A high-ranking Revolutionary Guard commander says that Iran has identified 35 targets it can strike in the region in retaliation for the killing of Qasem Suleiamani.
Iranian General Gholamali Abuhamzeh, the commander of the Revolutionary Guard in the southern province of Kerman, says most of the targets are U.S. warships in the region. But he also mentioned the Israeli city of Tel Aviv as a target for Iran’s revenge.
The Strait of Hormuz is a vital point for the West and a large number of American destroyers and warships cross there,” Abuhamzeh said according to a Reuters report, citing Tasnim news agency.
“Vital American targets in the region have been identified by Iran since long time ago … some 35 U.S. targets in the region, as well as Tel Aviv, are within our reach.”
In addition to threatening the U.S. with a possible attack, Abuhamzeh’s remarks that the targets had been previously “identified by Iran” seemed to confirm the State Department’s statement regarding the motivation behind the airstrike.
The Strait would, indeed, be a target-rich environment, but for what? An air assault is unlikely. But the narrow confines of those waters make it ideal for a mine attack. The carrier strike groups in the Gulf have a dozen minesweepers, among other support vessels that would handle that eventuality.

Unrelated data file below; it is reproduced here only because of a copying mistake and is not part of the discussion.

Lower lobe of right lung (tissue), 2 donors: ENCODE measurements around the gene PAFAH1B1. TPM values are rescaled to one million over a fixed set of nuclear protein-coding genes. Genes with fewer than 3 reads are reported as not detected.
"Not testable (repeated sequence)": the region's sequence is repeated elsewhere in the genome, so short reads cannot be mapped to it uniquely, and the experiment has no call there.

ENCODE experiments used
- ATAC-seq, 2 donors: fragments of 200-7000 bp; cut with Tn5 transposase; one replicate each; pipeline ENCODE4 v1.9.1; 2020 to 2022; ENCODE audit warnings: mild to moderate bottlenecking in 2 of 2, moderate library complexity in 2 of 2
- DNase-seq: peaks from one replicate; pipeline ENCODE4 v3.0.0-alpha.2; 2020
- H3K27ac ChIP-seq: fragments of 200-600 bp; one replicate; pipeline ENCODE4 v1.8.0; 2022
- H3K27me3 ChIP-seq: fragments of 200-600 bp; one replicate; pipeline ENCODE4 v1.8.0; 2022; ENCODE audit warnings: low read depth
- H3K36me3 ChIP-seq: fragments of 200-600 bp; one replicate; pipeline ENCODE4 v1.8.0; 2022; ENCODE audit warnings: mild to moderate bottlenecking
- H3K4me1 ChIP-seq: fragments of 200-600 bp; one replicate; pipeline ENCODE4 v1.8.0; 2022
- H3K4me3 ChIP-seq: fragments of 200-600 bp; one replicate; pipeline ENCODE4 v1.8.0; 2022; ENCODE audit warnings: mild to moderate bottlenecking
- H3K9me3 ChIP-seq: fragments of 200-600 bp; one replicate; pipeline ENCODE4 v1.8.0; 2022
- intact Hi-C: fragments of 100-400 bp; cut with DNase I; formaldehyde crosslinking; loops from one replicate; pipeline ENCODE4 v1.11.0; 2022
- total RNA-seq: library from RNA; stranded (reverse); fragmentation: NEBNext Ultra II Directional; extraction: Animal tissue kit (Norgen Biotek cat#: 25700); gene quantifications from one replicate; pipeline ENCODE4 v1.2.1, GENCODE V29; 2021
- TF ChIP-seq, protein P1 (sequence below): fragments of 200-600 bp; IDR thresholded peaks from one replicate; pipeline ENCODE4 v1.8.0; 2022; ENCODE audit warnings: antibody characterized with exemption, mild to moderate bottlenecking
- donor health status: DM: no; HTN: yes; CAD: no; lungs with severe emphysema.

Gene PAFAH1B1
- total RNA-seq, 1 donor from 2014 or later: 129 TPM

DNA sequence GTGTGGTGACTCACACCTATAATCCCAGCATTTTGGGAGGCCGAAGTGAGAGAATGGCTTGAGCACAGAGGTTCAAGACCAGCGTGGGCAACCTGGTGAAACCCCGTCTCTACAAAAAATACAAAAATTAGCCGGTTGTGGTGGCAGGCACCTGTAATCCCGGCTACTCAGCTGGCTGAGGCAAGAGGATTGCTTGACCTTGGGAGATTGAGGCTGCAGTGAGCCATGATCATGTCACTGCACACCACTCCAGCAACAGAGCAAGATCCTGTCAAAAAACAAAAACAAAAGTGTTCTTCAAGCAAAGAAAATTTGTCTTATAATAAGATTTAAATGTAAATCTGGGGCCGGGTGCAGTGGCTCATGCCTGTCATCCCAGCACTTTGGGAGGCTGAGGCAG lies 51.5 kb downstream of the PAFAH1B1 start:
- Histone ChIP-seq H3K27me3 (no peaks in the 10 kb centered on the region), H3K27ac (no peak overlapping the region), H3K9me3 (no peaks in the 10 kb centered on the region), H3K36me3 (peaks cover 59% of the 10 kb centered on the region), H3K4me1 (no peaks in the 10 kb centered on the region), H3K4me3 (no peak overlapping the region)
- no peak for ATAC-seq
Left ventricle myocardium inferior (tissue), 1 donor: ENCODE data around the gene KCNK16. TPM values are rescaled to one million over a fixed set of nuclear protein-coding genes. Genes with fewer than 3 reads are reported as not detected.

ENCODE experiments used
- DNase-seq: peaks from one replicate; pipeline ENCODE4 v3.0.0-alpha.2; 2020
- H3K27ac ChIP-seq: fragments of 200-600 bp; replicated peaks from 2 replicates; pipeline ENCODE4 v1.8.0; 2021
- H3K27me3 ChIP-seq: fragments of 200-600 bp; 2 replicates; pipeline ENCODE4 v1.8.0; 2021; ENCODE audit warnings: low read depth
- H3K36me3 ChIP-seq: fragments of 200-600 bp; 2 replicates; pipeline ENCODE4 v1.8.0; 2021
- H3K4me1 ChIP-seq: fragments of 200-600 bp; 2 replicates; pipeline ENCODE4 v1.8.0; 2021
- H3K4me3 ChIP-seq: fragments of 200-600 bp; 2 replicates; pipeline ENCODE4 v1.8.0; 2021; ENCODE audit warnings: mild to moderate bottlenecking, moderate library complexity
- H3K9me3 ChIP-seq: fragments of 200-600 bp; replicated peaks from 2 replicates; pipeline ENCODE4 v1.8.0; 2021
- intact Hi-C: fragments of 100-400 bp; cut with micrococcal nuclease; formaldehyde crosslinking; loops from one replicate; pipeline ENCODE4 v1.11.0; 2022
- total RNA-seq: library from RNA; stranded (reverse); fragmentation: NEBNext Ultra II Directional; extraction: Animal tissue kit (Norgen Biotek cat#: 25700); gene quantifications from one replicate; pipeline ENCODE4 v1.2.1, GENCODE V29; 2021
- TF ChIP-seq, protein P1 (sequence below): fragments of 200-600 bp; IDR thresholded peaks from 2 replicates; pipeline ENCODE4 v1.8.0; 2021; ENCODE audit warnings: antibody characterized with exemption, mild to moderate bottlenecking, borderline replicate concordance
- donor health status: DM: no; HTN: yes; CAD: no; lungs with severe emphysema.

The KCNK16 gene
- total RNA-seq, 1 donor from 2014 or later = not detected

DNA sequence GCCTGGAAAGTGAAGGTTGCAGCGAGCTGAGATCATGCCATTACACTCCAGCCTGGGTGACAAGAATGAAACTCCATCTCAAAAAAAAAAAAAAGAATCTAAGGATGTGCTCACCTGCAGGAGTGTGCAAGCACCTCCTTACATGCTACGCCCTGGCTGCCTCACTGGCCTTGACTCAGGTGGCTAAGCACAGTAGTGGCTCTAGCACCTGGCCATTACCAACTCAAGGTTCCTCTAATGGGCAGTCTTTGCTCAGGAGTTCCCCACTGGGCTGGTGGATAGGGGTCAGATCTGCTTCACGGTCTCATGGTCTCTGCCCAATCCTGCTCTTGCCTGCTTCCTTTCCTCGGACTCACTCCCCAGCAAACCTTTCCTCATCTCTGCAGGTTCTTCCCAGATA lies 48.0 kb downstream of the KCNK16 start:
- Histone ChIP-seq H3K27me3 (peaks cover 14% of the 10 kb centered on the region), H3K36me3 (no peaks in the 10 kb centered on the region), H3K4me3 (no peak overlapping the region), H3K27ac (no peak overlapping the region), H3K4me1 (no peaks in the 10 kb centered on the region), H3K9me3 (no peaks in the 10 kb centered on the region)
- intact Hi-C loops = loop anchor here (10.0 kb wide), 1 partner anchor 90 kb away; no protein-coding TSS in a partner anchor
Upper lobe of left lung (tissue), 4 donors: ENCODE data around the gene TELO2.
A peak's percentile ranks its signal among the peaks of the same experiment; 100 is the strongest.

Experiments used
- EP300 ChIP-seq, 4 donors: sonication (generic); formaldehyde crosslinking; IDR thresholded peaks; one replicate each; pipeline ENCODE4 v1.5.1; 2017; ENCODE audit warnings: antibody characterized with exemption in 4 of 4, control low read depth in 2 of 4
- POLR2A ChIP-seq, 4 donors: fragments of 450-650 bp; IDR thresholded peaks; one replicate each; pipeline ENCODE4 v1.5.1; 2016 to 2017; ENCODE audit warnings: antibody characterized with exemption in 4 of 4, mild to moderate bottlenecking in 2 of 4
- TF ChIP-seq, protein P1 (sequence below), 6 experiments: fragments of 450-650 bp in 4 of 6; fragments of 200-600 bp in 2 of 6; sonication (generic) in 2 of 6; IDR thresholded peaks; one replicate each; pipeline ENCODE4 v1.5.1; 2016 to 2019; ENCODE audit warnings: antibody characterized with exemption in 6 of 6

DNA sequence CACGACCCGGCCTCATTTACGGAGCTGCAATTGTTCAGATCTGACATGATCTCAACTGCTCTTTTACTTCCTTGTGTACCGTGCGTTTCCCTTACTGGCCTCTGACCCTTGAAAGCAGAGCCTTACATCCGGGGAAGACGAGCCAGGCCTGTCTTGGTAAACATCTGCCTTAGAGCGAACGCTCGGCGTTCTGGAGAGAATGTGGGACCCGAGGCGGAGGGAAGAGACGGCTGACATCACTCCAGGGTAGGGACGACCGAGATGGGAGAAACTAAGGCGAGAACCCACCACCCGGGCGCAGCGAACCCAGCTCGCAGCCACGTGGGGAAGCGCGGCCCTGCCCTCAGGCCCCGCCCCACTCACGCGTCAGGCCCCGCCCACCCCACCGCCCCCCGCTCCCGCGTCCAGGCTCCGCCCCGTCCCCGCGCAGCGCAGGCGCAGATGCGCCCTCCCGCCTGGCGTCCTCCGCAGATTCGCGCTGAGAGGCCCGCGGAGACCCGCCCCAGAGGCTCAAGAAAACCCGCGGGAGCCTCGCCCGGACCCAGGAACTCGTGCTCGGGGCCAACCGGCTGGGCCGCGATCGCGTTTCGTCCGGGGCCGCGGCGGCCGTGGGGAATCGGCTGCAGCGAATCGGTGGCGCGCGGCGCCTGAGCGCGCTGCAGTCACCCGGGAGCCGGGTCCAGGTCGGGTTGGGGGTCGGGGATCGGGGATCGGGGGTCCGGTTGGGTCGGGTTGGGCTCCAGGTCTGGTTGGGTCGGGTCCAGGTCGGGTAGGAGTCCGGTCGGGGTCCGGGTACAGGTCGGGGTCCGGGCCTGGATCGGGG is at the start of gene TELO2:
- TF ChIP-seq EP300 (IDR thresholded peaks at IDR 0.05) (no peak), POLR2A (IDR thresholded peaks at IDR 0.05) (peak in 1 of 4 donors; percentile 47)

Iranian small boat threats, limpet mines and Tehran-backed forces armed with cruise and anti-ship killing missiles are just a few of the threats to the shipping channel in the Persian Gulf that supplies nearly one-fifth of the world’s global crude oil.
To bolster the security of US warships at sea operating in tight waterways around the Middle East, the U.S. conducted an exercise in December using Griffin missiles fired from the U.S. Cyclone-class ship Hurricane.
The exercise, which was conducted in the Arabian Gulf, showcased how U.S. Navy and Coast Guard ships can counter small boat threats in the region. The Griffin missile, developed by Ratheyon, is an air and ground launched missile.
The Navy uses a version of the Griffin known as the Mk-60 Patrol Coastal Griffin Missile System installed on cyclone class patrol coastal ships.
But the Pentagon is not ruling out attacks by Iranian proxies, especially Hezbollah, who could easily attack the few U.S. troops in Syria. Some of the Iranian-backed militias in Iraq have already been active against American forces. But their capabilities to do damage are very limited.